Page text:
Dietz also noted that driverless race cars are not the end goal of the Indy Autonomous Challenge. Not only do actual racing drivers inform the development of robotics, but the personality behind the car is what engages the public.

“We’re not going to be able to put robots on the football field or on the baseball diamond,” he said. “But what if we used the robot to improve the human driver training and apply lessons from operating the robot to actually teach the drivers to drive the car fast with less training time and more safety.”

The Black and Gold AV Racing Team. (Photo credit/Indy Autonomous Challenge)
Out of testing, onto the track

In a traditional racing environment, drivers are trained over time to build the confidence needed to push the car’s limits. Black and Gold Autonomous Racing utilized an IndyCar driver from the Andretti team early in development to help them understand and program the car for these limits—like high speeds, aerodynamic forces, and traction—which caused them to think differently about the car’s robotics.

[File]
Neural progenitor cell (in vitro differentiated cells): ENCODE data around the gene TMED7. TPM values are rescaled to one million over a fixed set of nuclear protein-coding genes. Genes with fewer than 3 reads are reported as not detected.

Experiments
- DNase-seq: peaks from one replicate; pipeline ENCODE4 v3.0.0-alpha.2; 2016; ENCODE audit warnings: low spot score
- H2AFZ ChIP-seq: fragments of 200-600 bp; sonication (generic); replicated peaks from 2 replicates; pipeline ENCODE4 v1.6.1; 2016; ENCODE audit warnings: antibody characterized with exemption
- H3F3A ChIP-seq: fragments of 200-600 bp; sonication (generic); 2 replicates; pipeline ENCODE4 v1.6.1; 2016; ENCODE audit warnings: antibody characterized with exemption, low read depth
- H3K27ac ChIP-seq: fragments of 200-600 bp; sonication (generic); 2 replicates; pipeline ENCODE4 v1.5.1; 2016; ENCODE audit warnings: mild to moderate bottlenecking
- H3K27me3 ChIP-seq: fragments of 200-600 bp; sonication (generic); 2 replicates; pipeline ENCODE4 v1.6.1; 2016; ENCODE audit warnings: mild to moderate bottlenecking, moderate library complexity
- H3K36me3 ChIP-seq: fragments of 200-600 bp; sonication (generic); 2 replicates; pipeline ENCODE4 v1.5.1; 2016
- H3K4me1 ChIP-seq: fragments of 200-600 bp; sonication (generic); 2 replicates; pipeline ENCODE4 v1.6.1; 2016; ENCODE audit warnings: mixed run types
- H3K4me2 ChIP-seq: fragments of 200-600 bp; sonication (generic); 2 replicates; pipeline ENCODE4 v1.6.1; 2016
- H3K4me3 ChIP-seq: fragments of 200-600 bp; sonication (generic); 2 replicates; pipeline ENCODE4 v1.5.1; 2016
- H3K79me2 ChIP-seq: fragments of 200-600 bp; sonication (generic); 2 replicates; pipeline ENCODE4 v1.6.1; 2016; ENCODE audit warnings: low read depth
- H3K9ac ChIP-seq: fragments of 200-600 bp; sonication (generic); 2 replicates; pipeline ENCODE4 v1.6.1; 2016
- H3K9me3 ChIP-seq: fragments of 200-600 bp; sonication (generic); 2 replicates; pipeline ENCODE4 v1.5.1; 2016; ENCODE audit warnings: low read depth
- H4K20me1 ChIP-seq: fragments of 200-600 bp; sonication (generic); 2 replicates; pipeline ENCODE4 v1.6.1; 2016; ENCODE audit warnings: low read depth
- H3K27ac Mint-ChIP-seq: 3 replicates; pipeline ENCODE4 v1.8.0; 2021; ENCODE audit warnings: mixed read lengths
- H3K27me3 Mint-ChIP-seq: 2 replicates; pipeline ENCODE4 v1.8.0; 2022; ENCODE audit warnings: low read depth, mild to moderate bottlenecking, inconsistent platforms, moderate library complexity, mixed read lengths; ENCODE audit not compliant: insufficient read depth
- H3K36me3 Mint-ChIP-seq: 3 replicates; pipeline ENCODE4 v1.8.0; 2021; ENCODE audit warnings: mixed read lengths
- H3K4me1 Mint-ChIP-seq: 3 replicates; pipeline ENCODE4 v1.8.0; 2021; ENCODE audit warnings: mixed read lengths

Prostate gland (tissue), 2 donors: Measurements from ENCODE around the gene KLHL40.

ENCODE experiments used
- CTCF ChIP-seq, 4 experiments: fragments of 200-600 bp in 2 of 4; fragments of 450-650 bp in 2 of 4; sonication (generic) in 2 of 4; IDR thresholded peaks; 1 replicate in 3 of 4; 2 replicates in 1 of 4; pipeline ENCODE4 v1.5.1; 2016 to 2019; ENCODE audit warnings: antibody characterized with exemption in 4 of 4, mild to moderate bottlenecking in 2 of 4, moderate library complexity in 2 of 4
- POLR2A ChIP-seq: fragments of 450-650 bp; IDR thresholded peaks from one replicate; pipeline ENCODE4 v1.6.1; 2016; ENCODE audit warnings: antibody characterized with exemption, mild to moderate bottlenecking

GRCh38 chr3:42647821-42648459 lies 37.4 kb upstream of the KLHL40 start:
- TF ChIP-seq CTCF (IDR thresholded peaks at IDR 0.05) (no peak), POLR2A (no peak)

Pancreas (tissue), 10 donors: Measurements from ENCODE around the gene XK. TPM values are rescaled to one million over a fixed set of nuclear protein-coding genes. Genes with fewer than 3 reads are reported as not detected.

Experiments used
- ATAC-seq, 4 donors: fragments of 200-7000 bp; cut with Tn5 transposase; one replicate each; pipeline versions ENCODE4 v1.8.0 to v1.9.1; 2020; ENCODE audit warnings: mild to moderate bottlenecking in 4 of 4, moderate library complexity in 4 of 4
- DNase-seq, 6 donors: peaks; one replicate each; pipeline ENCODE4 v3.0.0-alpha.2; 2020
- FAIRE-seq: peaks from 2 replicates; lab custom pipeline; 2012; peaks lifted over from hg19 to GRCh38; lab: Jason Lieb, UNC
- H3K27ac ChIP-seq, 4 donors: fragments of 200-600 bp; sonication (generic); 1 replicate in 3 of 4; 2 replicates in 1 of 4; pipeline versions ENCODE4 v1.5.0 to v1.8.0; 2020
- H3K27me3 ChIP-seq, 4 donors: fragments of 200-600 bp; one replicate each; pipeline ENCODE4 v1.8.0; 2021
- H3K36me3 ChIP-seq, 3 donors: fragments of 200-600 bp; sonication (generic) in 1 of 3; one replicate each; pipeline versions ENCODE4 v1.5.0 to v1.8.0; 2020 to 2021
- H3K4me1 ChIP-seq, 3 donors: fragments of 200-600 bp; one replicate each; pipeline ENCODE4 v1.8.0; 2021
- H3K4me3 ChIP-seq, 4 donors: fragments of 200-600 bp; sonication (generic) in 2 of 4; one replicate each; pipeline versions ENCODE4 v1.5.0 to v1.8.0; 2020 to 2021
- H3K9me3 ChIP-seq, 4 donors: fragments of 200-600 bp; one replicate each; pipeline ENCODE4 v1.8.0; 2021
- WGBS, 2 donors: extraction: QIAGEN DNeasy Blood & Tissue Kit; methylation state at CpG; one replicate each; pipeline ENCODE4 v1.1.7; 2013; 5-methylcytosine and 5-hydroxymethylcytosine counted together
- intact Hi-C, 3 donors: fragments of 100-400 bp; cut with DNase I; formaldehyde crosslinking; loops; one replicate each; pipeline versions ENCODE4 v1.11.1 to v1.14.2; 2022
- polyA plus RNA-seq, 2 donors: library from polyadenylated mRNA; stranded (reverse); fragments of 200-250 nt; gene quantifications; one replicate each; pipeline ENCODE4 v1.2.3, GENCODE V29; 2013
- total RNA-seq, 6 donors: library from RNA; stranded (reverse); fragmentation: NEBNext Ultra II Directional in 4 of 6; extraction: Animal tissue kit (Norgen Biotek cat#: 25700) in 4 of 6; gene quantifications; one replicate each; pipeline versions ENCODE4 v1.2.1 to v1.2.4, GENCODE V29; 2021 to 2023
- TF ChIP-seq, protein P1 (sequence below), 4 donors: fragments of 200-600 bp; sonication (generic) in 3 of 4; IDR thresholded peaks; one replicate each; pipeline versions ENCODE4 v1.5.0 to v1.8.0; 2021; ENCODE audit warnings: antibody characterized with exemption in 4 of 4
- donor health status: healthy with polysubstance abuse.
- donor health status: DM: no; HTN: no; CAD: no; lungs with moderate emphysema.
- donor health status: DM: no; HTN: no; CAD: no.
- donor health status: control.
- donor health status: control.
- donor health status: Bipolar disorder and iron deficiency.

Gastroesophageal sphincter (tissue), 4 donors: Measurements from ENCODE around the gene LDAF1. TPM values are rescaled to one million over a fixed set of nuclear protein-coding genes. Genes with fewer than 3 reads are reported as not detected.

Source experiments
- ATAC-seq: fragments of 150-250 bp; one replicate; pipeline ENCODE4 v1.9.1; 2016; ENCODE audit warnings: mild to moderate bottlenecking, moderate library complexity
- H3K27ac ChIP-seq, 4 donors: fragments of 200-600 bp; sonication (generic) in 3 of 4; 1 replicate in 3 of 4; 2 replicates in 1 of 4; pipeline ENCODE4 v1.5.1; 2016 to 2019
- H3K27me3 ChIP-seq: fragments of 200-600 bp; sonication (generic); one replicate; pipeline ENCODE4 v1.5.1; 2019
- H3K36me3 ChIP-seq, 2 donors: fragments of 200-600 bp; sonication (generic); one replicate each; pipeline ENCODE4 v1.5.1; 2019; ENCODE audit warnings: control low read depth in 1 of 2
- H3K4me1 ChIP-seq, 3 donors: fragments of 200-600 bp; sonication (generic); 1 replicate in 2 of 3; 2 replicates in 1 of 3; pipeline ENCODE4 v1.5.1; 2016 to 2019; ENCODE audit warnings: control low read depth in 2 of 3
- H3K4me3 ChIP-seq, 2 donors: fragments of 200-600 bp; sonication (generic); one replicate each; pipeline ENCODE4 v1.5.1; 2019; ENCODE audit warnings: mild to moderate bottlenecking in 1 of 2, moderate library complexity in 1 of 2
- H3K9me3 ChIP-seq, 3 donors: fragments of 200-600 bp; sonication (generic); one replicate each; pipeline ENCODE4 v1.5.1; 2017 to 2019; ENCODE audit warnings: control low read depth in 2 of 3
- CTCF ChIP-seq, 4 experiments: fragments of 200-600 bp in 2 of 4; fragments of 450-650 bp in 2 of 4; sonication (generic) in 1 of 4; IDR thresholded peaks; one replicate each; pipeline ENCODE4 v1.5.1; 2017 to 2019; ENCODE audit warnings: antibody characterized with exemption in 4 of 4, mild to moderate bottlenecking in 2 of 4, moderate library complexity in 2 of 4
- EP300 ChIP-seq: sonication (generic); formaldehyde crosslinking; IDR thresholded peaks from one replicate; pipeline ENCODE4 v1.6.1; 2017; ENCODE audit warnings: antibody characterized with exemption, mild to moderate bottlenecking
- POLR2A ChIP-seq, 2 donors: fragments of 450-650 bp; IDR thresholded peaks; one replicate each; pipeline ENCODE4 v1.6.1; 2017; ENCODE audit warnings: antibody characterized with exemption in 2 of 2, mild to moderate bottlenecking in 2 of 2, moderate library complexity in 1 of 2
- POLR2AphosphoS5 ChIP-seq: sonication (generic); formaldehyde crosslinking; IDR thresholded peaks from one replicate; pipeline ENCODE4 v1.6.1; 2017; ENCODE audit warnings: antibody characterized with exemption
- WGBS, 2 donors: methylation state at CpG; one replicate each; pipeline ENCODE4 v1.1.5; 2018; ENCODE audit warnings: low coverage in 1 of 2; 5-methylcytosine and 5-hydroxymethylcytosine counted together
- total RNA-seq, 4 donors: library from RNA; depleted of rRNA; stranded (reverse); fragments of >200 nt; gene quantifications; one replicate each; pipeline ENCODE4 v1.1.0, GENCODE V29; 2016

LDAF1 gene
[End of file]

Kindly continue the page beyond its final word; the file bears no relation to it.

Not only do the cars need to operate at high speeds around the track, but they must also account for passing or overtaking other cars, abiding by caution or red flags, and making successful pit stops. CIT team members bring special expertise in the advanced algorithms and programming needed to operate the car safely and competitively.

While Purdue has not won the competition yet, the team is making important advancements each year toward that goal.

The January 2024 competition happened in Las Vegas at the Consumer Electronics Show, a large trade show hosted by the Consumer Technology Association. The team saw some success at last year’s competition with unprecedented speeds and stable laps during track days, Mar said, but 2024 brought difficulties to the Black and Gold team.